Moisture content, defined as the percentage of a product’s weight due to water, is an essential measure of quality control. A gravimetric moisture analyzer is employed across a broad spectrum of industries to confirm that moisture content is in line with regulations governing a particular industry.
Agricultural products such as grains and the flour derived from grains provide an illustration of where a moisture analyzer is put into play. A University of Minnesota Extension Report, for example, states that wheat and barley grain must have a moisture content of 13% to 14% for safe storage. Achieving that target can be costly and time consuming in wet weather.
When wheat is milled to flour another target applies. A study at the Institute of Food Science and Technology, University of Agriculture, Faisalabad, Pakistan, reports that moisture content of flour is very important regarding its shelf life. Lowering the flour moisture increases its storage stability. The study concluded that flour with moisture content between 9% and 10% is suitable for extended shelf life.
Desk- or table-top moisture analyzers such as the IL Series available from Tovatech are ideal for small-sample validation of the moisture content of grain and flour. These work as miniature halogen-heated “ovens” placed on a microprocessor-controlled analytical balance. The product being measured, in this case grain or flour, is loaded on a sample taking care to spread the sample evenly across the surface of the plate. The target moisture content or drying time is programmed into the precision scale according to accompanying instructions and the unit is turned on.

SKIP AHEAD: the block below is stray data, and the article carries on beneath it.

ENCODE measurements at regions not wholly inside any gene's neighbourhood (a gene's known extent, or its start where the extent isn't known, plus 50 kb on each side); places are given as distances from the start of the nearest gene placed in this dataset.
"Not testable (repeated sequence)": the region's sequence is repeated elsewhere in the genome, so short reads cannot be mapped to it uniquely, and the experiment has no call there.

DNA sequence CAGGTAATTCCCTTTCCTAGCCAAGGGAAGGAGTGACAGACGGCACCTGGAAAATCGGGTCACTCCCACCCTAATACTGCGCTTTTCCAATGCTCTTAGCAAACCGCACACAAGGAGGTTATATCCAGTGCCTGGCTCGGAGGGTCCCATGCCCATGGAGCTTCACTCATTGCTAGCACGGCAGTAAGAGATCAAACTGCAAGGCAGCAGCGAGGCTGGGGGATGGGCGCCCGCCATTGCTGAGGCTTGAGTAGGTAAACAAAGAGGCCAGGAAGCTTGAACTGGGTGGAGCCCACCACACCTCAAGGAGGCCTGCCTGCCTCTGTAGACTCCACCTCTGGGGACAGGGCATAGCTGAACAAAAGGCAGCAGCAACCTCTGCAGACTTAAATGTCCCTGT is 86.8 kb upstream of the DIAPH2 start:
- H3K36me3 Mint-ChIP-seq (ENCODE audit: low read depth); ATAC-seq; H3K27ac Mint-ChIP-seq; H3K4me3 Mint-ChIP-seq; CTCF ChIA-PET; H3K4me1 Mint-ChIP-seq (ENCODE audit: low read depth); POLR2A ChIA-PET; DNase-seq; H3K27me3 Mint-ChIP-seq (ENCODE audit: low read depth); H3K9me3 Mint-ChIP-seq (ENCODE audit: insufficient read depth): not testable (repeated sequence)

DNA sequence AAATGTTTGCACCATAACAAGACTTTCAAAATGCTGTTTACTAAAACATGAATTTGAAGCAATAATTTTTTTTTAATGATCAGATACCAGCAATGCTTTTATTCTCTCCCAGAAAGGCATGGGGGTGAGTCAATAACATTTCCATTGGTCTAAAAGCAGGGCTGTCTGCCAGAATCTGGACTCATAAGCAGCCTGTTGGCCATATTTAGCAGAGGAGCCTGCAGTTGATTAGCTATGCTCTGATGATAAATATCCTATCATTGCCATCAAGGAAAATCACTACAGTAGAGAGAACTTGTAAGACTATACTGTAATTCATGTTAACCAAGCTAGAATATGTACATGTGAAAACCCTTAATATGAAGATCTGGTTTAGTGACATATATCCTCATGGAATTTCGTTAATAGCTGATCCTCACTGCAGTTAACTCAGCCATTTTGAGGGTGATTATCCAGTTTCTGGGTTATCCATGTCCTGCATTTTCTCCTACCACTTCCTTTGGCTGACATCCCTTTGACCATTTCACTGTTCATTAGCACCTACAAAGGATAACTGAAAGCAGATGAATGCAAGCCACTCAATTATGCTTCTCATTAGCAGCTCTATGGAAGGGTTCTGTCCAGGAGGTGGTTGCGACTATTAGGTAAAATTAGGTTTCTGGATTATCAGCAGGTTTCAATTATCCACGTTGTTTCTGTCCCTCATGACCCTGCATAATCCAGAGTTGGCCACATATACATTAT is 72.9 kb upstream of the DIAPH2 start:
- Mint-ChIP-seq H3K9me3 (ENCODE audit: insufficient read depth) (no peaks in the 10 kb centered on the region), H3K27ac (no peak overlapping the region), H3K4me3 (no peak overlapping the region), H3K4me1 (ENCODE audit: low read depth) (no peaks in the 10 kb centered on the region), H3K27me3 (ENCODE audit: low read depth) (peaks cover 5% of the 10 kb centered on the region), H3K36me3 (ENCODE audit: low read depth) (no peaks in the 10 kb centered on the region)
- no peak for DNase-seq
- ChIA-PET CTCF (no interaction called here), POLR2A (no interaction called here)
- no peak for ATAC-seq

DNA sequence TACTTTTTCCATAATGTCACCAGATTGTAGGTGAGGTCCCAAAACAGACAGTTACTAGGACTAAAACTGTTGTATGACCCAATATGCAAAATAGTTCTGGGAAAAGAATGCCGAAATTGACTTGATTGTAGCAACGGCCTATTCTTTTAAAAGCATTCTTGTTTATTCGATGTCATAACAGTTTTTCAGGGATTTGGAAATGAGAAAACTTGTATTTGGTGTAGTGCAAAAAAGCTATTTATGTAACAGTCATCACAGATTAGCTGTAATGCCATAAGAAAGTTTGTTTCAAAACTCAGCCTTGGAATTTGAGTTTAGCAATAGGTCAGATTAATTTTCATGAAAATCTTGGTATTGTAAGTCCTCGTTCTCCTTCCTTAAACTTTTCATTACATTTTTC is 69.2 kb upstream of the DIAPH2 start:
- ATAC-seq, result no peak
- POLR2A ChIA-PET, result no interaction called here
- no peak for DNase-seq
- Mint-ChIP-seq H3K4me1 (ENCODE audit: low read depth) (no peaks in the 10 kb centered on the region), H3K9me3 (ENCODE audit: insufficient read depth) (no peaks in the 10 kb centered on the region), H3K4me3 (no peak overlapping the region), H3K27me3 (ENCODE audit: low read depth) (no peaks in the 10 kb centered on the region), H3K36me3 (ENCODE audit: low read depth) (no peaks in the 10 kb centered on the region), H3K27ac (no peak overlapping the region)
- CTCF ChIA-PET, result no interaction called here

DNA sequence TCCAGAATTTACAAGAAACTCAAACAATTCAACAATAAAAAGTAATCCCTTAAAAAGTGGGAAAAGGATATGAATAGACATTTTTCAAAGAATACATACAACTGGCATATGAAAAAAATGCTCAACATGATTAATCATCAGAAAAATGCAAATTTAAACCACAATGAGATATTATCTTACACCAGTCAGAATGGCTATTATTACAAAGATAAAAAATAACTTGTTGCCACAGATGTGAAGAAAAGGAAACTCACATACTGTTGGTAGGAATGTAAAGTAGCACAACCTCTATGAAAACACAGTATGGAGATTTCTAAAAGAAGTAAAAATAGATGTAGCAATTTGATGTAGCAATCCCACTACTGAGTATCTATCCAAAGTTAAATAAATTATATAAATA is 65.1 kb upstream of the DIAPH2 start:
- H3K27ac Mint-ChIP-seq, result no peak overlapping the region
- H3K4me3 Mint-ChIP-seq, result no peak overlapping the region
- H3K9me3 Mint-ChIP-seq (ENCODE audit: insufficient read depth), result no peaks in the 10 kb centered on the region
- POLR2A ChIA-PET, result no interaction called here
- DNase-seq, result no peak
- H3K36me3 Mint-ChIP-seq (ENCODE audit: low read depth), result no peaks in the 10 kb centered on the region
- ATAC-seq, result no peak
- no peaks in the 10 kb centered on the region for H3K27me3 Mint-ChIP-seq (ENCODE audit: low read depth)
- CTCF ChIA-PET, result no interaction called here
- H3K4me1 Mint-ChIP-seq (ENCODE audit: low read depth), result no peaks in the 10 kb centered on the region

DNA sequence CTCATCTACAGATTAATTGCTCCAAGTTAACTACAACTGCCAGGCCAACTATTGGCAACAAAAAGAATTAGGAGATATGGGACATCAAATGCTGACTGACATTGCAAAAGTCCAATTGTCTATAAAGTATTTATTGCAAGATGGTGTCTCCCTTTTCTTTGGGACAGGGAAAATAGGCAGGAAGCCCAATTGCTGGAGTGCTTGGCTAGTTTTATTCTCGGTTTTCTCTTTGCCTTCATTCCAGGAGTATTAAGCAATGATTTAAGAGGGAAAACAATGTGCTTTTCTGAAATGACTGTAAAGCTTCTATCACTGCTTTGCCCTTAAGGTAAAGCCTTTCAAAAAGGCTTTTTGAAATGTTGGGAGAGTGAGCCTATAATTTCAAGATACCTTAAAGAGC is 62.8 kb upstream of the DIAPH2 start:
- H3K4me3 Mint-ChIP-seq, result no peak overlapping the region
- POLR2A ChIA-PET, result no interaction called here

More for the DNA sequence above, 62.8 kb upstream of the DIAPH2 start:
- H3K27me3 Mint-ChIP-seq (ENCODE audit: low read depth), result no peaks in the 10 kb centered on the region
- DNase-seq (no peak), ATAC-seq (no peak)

The halogen lamps distribute fast even heat across the sample, driving off moisture until the weight of the sample becomes constant (i.e. no more moisture is driven off) or a pre-set drying time is reached, or if the loss in weight per unit of time falls below the target value. The moisture analyzer then computes and displays the sample’s moisture content. To conform to GLP for record keeping the moisture analyzer can be connected to a PC and statistics printer via an RS 232 interface.
Grains and flours are but two of the many food categories where correct moisture content is essential. When moisture content is too high, food processing efficiency can be impaired, spoilage may occur and customers pay for unneeded weight in terms of excess moisture. Processing efficiency is also affected when food products are too dry. A moisture analyzer is a smart investment to regularly check on the moisture content of food products, following the company’s operations manual.